Of course, the key word here is voluntarily.  Courts will presume that every parent is capable of working full-time in gainful employment.  However, that doesn’t mean that a parent can’t have legitimate reasons for either being out of work or earning less money than they used to.  A recession-induced layoff or a medical illness would support an argument that the parent’s underemployment isn’t voluntary.  If it’s your ex who is accusing you of being voluntarily unemployed or underemployed, you should keep evidence of your efforts to find a new job, such as copies of job applications and records of job interviews you attended.  You can also avoid a finding that you are voluntarily unemployed by showing that your current employment situation is temporary and will ultimately lead to increased income in the future (e.g. you’ve quit your job to go back to school).

A “bona fide career change” that results in decreased income is also not considered voluntary underemployment.  To establish that you’ve had such a career change, you might want to gather evidence of your desire to change careers (old emails, any correspondence you had with people in your new field to talk about a potential career change) as well as prepare a detailed explanation of why the career change is beneficial in ways other than monetary compensation.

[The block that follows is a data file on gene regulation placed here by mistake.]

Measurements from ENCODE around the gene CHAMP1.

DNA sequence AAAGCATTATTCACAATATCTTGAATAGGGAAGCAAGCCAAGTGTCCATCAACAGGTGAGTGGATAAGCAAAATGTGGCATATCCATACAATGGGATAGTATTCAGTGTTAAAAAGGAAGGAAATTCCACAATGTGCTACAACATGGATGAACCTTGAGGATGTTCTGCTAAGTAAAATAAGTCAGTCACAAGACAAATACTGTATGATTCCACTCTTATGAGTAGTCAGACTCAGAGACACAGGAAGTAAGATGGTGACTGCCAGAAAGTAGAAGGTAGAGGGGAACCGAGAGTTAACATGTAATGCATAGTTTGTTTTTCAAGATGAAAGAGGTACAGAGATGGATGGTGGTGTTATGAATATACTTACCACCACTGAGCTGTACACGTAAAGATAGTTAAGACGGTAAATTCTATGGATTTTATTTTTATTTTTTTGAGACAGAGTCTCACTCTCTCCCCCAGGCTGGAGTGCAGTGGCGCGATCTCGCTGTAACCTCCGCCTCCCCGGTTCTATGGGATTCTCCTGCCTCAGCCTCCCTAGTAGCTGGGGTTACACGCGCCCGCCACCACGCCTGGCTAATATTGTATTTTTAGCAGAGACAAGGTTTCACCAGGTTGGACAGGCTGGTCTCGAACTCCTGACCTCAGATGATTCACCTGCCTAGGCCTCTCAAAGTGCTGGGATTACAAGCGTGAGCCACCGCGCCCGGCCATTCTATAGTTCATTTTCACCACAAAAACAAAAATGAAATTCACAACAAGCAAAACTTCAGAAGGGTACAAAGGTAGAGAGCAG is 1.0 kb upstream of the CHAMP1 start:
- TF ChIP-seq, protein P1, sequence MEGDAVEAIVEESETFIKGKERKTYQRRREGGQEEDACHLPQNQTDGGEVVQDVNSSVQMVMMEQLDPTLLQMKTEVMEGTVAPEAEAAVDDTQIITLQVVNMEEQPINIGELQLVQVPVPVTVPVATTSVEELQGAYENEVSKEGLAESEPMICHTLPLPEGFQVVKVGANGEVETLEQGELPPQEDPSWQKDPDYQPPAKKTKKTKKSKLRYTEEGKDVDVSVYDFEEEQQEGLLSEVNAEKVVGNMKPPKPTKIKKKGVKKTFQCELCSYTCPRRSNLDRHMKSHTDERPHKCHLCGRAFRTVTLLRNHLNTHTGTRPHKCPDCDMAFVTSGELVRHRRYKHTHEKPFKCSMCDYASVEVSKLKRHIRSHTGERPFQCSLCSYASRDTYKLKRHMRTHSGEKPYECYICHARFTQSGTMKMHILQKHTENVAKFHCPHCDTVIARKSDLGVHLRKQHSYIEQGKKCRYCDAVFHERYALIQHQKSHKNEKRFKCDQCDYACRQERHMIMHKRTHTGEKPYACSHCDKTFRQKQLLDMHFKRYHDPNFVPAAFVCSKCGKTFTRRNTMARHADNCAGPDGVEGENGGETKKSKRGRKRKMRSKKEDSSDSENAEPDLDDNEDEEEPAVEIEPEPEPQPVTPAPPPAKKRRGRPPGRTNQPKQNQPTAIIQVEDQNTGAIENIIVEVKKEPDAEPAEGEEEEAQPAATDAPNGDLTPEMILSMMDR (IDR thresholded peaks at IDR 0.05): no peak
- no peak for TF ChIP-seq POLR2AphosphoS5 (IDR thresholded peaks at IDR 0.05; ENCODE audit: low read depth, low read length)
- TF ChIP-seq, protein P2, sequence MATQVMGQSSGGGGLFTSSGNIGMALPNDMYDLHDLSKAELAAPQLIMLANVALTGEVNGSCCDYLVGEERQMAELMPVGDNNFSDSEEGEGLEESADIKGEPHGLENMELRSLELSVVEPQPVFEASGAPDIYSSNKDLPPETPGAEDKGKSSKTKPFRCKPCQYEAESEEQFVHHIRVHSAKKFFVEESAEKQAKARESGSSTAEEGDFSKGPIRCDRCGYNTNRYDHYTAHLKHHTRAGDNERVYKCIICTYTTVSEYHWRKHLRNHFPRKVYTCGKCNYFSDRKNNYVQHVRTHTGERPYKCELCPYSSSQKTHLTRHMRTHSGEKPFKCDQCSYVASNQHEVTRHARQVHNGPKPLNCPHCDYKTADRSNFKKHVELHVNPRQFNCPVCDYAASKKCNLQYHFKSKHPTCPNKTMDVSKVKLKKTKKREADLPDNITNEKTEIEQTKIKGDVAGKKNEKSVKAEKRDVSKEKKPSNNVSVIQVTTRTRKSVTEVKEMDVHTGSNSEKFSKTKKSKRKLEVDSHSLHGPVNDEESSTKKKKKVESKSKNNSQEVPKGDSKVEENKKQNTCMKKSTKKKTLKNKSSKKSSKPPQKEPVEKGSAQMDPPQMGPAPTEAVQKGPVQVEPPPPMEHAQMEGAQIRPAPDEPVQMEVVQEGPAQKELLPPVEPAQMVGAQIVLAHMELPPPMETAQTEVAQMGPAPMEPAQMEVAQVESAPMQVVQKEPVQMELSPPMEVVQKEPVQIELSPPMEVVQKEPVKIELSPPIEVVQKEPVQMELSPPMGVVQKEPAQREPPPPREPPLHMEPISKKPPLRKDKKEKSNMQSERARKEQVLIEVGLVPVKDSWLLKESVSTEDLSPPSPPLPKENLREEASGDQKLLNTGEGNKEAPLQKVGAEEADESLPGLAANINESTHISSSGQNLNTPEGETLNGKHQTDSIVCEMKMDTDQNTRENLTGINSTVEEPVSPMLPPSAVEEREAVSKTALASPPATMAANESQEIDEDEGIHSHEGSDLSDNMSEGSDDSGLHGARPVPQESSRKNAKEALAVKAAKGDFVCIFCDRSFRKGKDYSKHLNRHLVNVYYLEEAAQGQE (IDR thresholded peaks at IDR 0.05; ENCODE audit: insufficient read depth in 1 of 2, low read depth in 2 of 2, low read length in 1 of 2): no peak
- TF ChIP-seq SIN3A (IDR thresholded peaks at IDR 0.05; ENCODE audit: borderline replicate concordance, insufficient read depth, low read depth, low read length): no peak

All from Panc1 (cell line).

If the court does find that a parent is voluntarily unemployed or underemployed, potential income will be calculated in one of three ways, as the court finds appropriate: